Relief oozed from Coppell. "It was a bit jangling at the end and we had a little bit of good fortune. Andy Dibble made a couple of good saves for us at important times. When you are 18th in the division, you have to look for qualities different from flowing football. One little victory gives everybody a bit more incentive and a bit more confidence," he enthused.
Mike Walker's second-placed Norwich produced assured football but lost their shape and discipline when the home side took the lead. Their trademark neat passing was sacrificed for an increasingly desperate longer ball that did not pay dividends until the final seconds.
A bruising encounter reflected the extent to which the pride of two ambitious clubs has been dented by relatively short periods outside the Premiership. Both camps possess jewels of Premiership quality, notably in Darren Eadie and Georgi Kinkladze, but their bustling and buzzing runs rarely produced polished final results.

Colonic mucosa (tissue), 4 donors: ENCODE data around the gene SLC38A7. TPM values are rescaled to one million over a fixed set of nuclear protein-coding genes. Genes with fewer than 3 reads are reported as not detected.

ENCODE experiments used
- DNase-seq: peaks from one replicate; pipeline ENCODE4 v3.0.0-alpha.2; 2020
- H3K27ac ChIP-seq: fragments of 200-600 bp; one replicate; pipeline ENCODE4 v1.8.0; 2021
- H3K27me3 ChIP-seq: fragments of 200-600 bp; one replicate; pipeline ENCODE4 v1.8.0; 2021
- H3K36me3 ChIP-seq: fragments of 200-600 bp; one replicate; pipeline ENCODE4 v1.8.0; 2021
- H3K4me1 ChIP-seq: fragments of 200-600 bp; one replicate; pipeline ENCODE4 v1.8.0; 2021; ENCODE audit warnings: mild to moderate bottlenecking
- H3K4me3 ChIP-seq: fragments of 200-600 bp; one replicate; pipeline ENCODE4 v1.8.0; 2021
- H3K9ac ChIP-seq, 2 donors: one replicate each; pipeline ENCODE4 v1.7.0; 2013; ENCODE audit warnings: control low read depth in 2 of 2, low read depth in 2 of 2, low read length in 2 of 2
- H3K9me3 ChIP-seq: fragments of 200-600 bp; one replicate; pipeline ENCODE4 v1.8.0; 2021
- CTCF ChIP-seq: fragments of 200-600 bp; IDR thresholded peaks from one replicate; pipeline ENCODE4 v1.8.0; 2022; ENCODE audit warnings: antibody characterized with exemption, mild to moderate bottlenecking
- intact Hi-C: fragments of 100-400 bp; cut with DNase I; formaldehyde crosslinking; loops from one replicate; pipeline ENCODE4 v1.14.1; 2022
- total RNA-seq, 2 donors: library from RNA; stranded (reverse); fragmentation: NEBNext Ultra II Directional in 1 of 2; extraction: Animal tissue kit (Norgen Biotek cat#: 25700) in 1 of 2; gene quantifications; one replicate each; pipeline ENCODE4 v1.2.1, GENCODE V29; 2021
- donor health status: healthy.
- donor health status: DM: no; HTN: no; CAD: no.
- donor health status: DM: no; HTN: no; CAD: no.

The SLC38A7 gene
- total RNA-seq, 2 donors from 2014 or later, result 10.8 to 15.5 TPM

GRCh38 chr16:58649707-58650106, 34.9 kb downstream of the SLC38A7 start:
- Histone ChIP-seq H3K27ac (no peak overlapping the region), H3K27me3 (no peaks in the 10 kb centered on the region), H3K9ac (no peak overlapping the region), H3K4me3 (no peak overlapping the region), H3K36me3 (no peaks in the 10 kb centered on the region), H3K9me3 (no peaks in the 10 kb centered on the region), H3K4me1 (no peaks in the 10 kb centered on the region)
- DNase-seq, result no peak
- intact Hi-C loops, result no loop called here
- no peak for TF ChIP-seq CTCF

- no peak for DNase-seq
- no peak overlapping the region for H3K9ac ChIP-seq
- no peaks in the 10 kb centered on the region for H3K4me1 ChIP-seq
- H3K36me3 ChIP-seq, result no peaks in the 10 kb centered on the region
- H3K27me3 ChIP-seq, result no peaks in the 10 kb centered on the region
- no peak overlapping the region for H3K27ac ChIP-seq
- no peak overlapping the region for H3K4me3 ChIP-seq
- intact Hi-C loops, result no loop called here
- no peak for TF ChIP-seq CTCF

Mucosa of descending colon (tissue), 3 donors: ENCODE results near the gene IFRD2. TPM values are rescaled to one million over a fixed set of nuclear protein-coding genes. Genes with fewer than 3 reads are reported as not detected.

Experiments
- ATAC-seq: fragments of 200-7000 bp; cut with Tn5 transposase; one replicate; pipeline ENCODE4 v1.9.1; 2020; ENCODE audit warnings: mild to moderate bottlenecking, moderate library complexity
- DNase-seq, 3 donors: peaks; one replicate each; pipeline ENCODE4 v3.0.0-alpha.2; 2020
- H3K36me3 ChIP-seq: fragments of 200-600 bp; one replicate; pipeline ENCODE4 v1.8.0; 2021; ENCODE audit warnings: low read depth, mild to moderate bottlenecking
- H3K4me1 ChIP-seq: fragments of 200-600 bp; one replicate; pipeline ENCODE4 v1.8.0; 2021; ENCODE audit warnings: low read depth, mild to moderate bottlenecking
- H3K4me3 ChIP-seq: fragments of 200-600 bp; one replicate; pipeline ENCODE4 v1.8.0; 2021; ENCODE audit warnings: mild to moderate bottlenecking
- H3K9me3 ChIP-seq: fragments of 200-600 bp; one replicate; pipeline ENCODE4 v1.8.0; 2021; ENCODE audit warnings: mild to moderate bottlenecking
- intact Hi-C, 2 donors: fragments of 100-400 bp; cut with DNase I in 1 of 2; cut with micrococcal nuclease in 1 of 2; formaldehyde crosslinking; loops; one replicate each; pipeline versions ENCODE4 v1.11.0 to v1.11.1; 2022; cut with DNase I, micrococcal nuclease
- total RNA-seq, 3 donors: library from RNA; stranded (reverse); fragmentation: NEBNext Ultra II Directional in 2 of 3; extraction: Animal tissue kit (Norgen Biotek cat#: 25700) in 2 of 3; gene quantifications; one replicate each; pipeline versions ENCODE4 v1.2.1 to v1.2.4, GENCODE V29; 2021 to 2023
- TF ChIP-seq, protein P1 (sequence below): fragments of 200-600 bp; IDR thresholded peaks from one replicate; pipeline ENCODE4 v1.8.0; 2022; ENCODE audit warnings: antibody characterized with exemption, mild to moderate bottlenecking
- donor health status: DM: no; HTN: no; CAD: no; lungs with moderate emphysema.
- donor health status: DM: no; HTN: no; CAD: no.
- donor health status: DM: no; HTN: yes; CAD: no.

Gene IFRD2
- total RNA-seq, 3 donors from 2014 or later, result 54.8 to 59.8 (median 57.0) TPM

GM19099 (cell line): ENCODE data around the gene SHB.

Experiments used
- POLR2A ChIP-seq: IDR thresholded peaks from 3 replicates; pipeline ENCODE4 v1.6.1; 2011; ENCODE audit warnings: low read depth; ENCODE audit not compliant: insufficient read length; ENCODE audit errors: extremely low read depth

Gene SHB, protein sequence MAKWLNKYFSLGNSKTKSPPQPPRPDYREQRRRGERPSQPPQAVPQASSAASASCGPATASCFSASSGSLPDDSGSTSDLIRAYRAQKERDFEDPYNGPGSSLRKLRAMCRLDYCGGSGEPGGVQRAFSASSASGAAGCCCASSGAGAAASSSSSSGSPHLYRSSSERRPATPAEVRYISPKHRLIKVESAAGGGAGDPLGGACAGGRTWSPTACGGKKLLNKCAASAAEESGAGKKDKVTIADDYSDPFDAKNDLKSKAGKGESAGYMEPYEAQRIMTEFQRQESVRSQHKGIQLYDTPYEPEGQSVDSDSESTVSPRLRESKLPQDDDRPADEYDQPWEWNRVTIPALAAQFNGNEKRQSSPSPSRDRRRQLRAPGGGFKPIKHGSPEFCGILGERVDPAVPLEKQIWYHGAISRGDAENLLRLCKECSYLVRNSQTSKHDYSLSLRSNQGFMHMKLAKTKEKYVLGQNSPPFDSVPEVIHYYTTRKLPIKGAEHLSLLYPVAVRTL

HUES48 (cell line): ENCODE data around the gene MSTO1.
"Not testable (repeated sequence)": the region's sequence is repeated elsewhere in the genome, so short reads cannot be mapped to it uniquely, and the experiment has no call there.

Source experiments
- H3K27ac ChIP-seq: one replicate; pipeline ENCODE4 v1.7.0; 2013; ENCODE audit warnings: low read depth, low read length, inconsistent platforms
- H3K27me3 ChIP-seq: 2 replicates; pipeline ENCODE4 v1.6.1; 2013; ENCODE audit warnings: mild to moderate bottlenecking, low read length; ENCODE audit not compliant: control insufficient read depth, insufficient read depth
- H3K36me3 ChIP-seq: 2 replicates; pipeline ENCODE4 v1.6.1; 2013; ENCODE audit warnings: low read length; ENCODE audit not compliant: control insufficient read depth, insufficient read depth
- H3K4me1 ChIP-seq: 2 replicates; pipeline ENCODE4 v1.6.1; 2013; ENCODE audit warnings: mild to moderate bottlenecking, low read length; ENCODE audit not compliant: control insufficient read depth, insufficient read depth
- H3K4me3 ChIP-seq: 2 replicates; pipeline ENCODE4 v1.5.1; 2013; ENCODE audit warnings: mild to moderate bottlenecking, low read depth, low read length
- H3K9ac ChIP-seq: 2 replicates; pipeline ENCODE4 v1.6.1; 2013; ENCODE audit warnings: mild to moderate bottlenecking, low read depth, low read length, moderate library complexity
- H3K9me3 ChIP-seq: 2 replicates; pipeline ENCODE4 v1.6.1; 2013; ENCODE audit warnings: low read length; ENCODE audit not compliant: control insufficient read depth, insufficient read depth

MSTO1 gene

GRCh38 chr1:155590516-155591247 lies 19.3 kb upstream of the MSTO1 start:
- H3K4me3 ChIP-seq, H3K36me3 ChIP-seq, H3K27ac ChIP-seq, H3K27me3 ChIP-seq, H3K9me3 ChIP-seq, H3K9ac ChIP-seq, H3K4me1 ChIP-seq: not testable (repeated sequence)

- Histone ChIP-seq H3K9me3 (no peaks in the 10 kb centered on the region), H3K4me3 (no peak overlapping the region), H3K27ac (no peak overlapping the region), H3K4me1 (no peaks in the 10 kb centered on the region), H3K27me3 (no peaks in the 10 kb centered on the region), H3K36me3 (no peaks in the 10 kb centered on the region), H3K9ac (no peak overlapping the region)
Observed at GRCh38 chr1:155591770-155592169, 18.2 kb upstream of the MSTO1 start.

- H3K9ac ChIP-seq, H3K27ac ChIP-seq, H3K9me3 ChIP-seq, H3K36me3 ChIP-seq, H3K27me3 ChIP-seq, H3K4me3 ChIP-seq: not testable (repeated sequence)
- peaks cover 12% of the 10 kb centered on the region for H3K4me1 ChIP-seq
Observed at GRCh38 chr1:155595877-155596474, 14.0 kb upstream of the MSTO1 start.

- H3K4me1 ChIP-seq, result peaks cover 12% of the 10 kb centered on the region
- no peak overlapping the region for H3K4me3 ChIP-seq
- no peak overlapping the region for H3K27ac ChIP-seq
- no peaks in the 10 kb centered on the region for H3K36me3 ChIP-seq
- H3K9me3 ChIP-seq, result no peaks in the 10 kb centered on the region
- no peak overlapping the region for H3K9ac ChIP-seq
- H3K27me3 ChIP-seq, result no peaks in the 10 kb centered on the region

City's first-half lead was a blatant disregard for the game's balance of power, although Walker was disappointed with his side's start. "We were playing at one pace and that suited Manchester City. But I was pleased with the attitude of the players when we went 2-0 down. Our goal was too little, too late," the Norwich manager said.
Nicky Summerbee gained temporary plaudits from a critical home support when, finding space on the edge of the box, the fullback released Nigel Clough into space in the penalty area to power a deflected shot past Bryan Gunn.
The lead was extended courtesy of sloppy defending, Paul Dickov pouncing on a wayward John Polston back-header to lob the stranded goalkeeper Gunn. The visitors' reply also featured a fair element of good fortune when Keith Scott seized on a bobbling ball in a crowded penalty area to volley low into the corner.Reuse content